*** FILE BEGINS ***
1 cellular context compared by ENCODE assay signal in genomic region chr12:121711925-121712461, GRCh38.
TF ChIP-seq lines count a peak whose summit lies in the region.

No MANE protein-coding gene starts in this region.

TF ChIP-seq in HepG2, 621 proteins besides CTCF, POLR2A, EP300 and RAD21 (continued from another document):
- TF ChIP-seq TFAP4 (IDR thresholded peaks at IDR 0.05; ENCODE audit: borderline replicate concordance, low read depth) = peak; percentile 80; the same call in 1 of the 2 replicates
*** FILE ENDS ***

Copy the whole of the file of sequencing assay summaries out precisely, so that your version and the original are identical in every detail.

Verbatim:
1 cellular context compared by ENCODE assay signal in genomic region chr12:121711925-121712461, GRCh38.
TF ChIP-seq lines count a peak whose summit lies in the region.

No MANE protein-coding gene starts in this region.

TF ChIP-seq in HepG2, 621 proteins besides CTCF, POLR2A, EP300 and RAD21 (continued from another document):
- TF ChIP-seq TFAP4 (IDR thresholded peaks at IDR 0.05; ENCODE audit: borderline replicate concordance, low read depth) = peak; percentile 80; the same call in 1 of the 2 replicates